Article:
Arrival in Prague was very exciting. Praha! At last! Ahh, the red tile roofs! First signs I was in a different country: 'Vychod' came above 'Exit' on the signs, and a vague, rather nice, smell of cigarette smoke floated around. Kind of funny, "I got told" by a Czech security officer. I went to the security checkpoint and no other travelers were around. I had only an E-ticket number and I wasn't sure where I was going to get an actual boarding pass. In Atlanta, I went to a random Delta desk and the stewardess there quickly looked up my flight and printed the pass for me. I couldn't do that in Prague, since gate C was through the checkpoint. So I went up to the window (with a sign saying "please have your passport and boarding pass ready"). "Ahoj," I said tentatively. The young, rather handsome guard glared and said very curtly, "Hello." Ouch. Shut down. I explained my problem and he was instantly irritated. "Go to transfer desk," he said. "Sorry, but where is that?" I asked. "I only repeat this once! Go back to crossroads. Transfer desk is there. Goodbye!" He was nasty, but I didn't take it personally. Thanks to him, I got the boarding pass I needed. When I went back to his desk, another one was open, and he was busy. So I went to the woman instead, and caught his eye. I waved my pass. "Thank you!" He was shaking his head and laughing.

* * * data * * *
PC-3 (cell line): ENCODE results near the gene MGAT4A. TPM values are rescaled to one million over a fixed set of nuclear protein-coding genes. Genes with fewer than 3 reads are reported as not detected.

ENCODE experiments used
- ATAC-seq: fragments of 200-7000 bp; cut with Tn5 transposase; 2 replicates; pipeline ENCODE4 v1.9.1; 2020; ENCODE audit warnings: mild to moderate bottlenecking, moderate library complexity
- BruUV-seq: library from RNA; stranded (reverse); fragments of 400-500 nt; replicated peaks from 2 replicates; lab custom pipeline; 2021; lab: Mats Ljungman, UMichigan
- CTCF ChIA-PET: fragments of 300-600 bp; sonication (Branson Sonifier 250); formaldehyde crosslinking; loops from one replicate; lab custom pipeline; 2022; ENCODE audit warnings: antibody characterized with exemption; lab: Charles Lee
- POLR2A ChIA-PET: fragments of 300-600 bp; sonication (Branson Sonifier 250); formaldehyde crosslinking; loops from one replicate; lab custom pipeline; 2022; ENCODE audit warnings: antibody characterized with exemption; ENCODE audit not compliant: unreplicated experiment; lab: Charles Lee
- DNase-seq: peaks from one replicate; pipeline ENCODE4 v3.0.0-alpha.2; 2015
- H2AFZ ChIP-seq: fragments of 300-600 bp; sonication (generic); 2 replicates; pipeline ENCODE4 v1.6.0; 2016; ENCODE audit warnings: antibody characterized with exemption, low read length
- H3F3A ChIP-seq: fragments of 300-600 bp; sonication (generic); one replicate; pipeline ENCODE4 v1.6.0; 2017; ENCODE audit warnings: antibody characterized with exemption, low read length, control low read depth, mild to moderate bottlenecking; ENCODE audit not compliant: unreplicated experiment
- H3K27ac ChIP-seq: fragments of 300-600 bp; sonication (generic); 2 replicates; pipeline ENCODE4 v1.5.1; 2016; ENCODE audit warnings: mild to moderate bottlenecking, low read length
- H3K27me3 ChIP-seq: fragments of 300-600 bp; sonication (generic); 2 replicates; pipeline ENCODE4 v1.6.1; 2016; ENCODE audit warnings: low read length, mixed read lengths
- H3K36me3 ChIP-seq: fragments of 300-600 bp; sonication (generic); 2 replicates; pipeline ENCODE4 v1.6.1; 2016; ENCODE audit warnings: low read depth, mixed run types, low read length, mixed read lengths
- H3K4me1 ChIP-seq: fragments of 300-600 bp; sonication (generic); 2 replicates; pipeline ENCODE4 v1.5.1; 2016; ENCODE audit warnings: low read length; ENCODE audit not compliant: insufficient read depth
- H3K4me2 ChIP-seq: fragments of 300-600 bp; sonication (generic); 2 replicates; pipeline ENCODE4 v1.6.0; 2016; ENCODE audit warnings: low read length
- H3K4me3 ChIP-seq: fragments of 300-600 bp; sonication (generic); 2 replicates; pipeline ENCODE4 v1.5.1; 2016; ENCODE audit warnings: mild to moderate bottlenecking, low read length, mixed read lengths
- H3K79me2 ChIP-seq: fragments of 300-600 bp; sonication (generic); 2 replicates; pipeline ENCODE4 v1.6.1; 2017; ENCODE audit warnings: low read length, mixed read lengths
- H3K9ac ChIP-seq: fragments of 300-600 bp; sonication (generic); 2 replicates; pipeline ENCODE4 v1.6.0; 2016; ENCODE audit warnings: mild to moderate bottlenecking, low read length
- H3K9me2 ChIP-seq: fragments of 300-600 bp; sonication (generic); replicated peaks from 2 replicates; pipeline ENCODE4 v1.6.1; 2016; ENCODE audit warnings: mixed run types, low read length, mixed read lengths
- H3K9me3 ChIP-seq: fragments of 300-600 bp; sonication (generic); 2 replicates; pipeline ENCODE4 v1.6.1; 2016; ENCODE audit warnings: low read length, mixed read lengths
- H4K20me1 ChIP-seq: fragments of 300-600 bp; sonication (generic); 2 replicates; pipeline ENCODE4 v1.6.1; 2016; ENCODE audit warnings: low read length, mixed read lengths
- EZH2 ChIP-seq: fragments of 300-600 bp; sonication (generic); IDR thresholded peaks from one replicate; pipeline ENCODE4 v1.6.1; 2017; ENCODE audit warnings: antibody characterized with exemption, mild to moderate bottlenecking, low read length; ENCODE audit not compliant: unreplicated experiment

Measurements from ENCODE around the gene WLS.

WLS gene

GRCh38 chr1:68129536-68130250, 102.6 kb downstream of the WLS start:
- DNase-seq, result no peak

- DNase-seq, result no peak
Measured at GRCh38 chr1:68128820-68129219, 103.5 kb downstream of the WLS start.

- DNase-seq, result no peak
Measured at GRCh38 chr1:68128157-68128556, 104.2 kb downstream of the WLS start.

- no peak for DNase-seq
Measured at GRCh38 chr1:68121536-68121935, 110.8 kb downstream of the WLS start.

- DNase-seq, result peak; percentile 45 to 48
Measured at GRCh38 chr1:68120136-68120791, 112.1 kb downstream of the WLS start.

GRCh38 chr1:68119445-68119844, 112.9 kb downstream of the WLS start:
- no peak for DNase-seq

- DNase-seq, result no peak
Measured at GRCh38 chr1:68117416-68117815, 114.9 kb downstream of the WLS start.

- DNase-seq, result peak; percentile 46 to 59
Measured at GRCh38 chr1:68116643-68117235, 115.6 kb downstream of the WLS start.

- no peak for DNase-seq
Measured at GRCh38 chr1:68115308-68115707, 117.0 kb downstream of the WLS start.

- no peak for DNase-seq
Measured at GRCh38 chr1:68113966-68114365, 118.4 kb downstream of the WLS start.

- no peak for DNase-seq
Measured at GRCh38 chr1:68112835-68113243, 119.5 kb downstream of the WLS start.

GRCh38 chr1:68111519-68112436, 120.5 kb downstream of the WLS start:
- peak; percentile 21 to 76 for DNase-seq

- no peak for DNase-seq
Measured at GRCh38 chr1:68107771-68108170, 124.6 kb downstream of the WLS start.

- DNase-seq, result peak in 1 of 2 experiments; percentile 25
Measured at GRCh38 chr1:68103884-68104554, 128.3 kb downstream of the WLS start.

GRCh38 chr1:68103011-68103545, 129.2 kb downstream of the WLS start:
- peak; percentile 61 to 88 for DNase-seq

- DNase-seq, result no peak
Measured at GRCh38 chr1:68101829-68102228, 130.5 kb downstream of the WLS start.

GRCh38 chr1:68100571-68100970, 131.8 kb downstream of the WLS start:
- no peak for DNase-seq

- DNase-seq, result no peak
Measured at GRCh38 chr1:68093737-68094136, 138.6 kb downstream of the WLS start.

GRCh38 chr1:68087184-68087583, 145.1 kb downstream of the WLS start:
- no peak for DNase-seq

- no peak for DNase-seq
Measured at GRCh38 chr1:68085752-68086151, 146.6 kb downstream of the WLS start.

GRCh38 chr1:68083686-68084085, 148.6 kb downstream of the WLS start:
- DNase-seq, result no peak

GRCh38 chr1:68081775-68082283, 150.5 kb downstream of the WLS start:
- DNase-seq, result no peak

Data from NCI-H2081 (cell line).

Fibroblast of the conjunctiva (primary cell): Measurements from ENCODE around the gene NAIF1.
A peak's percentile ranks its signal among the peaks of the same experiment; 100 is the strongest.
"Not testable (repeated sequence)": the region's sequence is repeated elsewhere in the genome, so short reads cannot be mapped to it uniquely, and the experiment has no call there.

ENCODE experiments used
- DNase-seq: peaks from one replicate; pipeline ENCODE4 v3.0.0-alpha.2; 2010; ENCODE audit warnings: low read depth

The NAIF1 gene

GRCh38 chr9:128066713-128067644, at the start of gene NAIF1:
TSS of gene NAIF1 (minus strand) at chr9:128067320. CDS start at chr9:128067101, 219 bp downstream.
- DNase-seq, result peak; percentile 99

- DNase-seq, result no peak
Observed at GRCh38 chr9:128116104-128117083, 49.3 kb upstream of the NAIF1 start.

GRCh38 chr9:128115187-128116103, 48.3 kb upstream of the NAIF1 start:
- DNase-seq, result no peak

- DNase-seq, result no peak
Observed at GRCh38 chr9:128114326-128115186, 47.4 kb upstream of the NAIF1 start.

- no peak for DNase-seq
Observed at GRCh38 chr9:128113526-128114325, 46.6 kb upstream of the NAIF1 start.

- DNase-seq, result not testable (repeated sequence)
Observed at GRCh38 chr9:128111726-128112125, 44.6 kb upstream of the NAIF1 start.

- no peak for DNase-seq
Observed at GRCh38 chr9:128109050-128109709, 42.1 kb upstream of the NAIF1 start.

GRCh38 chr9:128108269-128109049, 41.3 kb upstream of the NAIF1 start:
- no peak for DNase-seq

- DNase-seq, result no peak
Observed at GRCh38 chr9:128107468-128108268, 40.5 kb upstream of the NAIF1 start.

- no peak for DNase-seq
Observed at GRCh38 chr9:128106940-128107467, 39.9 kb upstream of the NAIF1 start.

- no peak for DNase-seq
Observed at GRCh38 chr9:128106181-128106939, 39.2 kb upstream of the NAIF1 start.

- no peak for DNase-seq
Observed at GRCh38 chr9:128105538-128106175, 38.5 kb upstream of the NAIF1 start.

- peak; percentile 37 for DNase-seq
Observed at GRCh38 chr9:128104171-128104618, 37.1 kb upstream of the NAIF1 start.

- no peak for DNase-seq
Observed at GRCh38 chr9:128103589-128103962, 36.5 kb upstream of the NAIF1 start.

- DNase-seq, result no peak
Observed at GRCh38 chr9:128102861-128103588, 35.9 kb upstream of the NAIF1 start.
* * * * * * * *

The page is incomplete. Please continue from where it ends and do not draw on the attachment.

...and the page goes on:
The flight to Bratislava was wonderful in that when we reached Slovakia the thick fog finally cleared and I could see the country laid out below me. We were in a very small plane-- and there were only fourteen of us!-- so we flew relatively low to the ground; excellent for sightseeing. I couldn't believe how beautiful it was. I realized I was looking at Bratislava. I had thought this, the biggest city in the country by far, would have a clear center-- lots of skyscrapers or something. But actually, what I'd mistaken for many small, red-roofed towns, were Bratislava-- it was just hard to see the connecting thread when each was entirely surrounded by fields. Beautiful fields. So many different shades of green and gold. It reminded me a bit of Japan, where there would be a mall surrounded by lush rice paddies. The fields made everything okay. Even if it was an industrial place, it would be fine, because you know that the concrete has an edge somewhere close by and after that it's green.